Sacred Heart Church On The Charismatic Movement

Sacred Heart

Catholic Church

Imlay City, Michigan  Tel: (810) 724-1135

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A Reasoned Critique of the Gnostic Charismatic Movement

Charismania Part I: Gifts of the Spirit, Then and Now

 

   The following is part 1 of a 5-part series exposing some of the disorders of the so-called “charismatic movement.” All the parts of this series add up to one homily entitled The Charismatic Gifts delivered by an anonymous priest some years ago. The whole homily can be read and shared on our parish’s web site.

   In the past fifty or sixty years, we have been witnessing the surge (or onslaught depending on how one wishes to look at it) of what could be called religious revival meetings, which usually occur within Protestant circles but have also and regrettably found a growing niche within Catholic circles.

   Regardless of where, there are common qualities: usually there is some dynamic speaker or panel that works up the crowd, there is so-called “praise and worship” that has music and gestures that are characteristic of high-school pep rallies, and there seems to be the presence of various manifestations of the Holy Ghost, usually in the form of what could be called speaking in tongues, interpretations, healings, and the like.

   Catholic circles tend to take this all one step further by sometimes having these things within the framework of Mass or Eucharistic adoration. Doing things like this is quite foreign to the Church’s sacred spiritual and liturgical tradition as taught authoritatively by the great saints and doctors – masters of the spiritual life – and ratified by the Church’s Magisterium for centuries.

   Forms of worship such as these put a great deal of weight upon the emotions, and although God can and does always draw good from anything, this does not preclude the fact that such forms are fundamentally flawed in that these transform the spiritual life and its progress into an emotional experience; as a result, the focus of the spiritual life is taken off the will and perfection of charity and placed upon things that are not essential.

   The epistle heard today
[1] to the Corinthians was written because the new Christians in Corinth questioned St. Paul about the value of the charismatic gifts of the Holy Ghost, gifts which seemed to have permeated throughout the Church at Corinth. Because of this, an attitude of comparing and classifying the gifts had arisen among the people and this began leading to jealousies and feuds.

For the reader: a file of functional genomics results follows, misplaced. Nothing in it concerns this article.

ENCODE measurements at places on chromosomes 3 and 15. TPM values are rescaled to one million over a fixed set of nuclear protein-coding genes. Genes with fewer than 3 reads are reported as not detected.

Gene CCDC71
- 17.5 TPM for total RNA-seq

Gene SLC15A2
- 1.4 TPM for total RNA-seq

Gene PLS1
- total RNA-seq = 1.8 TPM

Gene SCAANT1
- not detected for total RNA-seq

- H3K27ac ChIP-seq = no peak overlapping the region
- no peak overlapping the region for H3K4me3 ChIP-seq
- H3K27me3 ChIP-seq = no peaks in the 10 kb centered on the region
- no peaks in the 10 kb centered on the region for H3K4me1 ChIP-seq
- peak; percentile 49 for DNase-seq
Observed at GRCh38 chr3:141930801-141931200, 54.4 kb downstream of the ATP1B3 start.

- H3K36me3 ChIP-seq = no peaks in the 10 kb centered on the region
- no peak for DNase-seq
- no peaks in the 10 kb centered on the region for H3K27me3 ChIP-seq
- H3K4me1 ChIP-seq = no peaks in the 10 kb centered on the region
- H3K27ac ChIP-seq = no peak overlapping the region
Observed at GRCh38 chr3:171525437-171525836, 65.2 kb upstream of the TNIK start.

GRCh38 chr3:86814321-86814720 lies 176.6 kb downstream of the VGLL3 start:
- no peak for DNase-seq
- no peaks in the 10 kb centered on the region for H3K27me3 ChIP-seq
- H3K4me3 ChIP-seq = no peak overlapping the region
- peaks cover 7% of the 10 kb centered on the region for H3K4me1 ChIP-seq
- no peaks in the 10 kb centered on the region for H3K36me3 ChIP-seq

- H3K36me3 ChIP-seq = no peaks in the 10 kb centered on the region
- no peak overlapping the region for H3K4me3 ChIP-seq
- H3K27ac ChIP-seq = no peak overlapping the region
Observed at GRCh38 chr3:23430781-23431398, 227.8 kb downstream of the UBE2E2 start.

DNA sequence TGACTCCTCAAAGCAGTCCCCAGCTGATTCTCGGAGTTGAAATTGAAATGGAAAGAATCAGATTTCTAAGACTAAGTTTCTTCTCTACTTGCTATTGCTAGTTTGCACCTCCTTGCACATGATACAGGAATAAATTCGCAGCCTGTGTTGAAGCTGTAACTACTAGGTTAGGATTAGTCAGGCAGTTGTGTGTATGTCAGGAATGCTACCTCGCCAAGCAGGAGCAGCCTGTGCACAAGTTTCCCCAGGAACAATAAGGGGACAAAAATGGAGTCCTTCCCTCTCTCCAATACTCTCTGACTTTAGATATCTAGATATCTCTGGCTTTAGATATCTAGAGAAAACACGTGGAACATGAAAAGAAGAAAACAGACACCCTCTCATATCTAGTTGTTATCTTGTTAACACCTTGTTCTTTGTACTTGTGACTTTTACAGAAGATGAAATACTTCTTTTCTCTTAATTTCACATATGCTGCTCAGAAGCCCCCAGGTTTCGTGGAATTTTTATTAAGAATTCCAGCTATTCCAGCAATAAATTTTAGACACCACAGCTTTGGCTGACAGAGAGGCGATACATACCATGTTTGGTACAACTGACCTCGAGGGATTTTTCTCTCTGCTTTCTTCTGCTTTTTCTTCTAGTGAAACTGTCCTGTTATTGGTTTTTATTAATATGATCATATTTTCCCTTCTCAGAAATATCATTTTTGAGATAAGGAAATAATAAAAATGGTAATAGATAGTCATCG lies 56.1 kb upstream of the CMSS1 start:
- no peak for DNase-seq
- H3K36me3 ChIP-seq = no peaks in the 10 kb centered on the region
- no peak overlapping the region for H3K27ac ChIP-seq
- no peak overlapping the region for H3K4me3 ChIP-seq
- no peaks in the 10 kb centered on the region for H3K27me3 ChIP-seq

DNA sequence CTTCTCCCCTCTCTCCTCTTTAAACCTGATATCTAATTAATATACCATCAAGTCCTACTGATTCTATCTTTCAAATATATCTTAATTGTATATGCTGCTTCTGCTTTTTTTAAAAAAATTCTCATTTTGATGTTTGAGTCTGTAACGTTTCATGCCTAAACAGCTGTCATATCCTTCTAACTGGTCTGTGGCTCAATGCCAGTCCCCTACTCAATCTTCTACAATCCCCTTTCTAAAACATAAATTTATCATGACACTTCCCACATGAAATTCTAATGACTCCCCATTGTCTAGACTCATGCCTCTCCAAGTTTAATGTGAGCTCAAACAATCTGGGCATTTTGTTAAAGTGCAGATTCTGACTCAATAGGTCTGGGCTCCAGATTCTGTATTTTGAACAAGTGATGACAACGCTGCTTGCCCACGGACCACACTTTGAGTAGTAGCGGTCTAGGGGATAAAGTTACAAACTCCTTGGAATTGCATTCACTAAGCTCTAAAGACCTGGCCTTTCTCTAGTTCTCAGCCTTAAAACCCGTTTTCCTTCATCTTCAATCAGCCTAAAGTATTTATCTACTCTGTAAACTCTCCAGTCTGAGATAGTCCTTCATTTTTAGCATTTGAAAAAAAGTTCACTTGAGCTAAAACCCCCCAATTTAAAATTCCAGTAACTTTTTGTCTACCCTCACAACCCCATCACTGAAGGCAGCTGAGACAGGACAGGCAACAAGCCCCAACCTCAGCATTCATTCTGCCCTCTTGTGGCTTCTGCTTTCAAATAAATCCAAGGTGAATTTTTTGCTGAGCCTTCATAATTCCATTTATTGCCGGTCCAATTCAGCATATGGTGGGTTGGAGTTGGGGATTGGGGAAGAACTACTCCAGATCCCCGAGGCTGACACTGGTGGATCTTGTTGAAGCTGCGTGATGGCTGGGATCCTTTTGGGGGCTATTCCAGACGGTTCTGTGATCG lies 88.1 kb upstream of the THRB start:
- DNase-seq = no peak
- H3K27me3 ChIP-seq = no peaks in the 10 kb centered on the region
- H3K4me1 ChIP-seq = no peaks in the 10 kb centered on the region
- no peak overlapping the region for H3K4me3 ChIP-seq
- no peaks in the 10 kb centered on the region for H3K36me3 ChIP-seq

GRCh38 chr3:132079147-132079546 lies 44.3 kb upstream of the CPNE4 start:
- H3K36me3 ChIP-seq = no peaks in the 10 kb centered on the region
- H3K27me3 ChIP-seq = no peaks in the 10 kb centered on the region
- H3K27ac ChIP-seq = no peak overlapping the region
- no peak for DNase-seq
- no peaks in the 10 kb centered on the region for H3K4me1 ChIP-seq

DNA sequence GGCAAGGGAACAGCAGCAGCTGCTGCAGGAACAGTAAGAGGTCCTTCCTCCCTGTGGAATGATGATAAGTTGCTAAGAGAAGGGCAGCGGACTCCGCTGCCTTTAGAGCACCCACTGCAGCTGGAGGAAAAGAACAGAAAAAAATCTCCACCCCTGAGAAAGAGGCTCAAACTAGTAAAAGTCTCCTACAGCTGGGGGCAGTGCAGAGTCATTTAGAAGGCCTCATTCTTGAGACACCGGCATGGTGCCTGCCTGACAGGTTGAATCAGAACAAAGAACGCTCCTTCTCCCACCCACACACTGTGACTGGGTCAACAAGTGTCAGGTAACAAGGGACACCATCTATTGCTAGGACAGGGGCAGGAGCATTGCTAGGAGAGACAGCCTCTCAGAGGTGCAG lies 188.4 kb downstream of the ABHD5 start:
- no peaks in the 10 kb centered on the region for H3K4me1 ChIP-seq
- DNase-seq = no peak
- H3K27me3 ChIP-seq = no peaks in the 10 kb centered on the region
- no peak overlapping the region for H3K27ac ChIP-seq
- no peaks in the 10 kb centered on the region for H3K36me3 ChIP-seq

To correct the problem, St. Paul reminds them that the gifts all have a single source, the Holy Ghost, the Spirit of Truth, and so are not matters for boasting. St. Paul then enumerates nine such gifts, including, as mentioned, speaking in tongues, interpretations, and healings, along with other ones like miracles, prophecy and so on.

   In the early stages of the Church, like as was seen at Corinth, the presence of these gifts was quite common, but the reason for this was to assist with the diffusion and confirmation of the teachings of the Church in new regions, which is the mission of the Holy Ghost accomplished through the Apostles. And for this reason precisely, the Apostles had these gifts in their fullness – just peruse the book of Acts – and this is one of the reasons why three thousand were baptized by St. Peter on Pentecost.

   Nonetheless, these gifts were not confined to the Apostles, other people had them, but as the Church matured and Christianity spread and rooted, the presence of these gifts became less and less prevalent, although never entirely disappearing. They still are operating today, from public figures of recent memory like Padre Pio, to the majority of which are private instances, but the degree of their public presence is certainly a matter of debate.

   (Part II will be published in next week’s parish bulletin.)


 

[1] This homily was delivered on the 10th Sunday after Pentecost in the Extraordinary Form. The Epistle, roughly equivalent to the “First Reading” in the Ordinary Form of the Mass, for that Sunday is 1 Cor 12:2-11.

 

 

 

 

A Reasoned Critique of the Gnostic Charismatic Movement

 

 

 

 

 

 


 

 

 

Compendium of Social Doctrine of the Church, from the Pontifical Council for Justice and Peace, Librevia Editrice Vaticana

 

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